Hiding the Wrecking Ball

Does it matter to the Seller if they know that their Buyer intends to do a “gut rehab?” (pretty much what it sounds like).


There are certainly some home owners who are so psychologically identified with their home — and think that its condition and appearance are so perfect, just the way they are — that any suggestion otherwise is construed as a personal affront.

However . . .

Usually it’s pretty apparent — to prospective Buyers if not the Seller — when a home is need of a total renovation.

Sellers who hear the same feedback, over and over, eventually become inured to the idea that the next owner of their home “may be making some changes.”

Lots of Showings

Too, Buyers planning on doing extensive renovation will usually show their hand in the course of doing showings.

A lot of them.

Of course, the purpose of multiple showings — typically with contractors in tow — is to determine the feasibility and cost of the project(s) being contemplated (as a listing agent, I encourage this process — to a point; much better to have no deal than one that blows up after lots of time wasted on negotiation).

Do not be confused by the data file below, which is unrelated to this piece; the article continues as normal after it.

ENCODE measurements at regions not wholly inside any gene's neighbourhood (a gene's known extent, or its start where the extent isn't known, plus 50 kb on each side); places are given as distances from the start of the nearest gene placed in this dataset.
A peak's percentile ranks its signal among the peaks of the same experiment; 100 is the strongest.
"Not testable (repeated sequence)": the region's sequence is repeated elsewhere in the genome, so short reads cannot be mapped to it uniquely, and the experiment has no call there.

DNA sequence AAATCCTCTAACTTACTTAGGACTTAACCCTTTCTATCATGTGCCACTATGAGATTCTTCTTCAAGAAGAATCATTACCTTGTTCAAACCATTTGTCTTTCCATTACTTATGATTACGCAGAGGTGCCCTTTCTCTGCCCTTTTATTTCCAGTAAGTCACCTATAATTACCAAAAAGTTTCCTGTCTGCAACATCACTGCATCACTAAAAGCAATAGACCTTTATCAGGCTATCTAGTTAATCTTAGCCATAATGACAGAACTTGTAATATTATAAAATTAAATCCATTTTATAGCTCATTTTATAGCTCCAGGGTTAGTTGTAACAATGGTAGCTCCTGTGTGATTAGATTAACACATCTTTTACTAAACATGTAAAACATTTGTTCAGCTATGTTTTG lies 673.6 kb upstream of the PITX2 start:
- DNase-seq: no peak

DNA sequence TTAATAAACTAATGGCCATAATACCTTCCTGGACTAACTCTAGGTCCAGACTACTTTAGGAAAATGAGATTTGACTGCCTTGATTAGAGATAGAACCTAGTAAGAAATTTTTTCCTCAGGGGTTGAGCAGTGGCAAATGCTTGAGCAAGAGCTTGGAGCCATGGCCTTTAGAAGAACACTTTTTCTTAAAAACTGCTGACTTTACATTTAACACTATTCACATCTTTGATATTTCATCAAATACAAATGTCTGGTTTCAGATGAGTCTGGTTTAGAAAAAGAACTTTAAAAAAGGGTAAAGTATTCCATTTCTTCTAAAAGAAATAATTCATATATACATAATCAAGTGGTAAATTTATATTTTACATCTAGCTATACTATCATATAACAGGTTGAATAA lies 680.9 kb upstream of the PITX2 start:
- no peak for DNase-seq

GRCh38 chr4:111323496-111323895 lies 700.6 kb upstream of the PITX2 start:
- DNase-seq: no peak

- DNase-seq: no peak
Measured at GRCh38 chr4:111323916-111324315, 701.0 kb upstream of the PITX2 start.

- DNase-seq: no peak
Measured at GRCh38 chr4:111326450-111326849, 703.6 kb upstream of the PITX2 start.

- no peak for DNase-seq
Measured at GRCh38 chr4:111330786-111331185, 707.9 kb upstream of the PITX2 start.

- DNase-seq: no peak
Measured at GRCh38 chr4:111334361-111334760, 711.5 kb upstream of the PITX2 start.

Eyes on the Prize

At the end of the day, though, most home Sellers (properly) are more focused on whether the Buyer is able to perform financially, and what price they’re getting for their home.

There can even be offsetting advantages when the Seller knows that the Buyer intends to do a major renovation (or more).

So, a home that might otherwise get picked apart on inspection instead can get a “pass.”

There can be exceptions to that, though.

I handled one deal, the sale of a 19th century Victorian, that almost fell apart when it became apparent that the Buyer planned to do a tear-down.

The issue?

Both the owner and the Buyer wanted the home’s gorgeous (and quite valuable) leaded glass windows.

About the author

Ross Kaplan has 19+ years experience selling real estate all over the Twin Cities. He is also a 12-time consecutive "Super Real Estate Agent," as determined by Mpls. - St. Paul Magazine and Twin Cities Business Magazine. Prior to becoming a Realtor, Ross was an attorney (corporate law), CPA, and entrepreneur. He holds an economics degree from Stanford.

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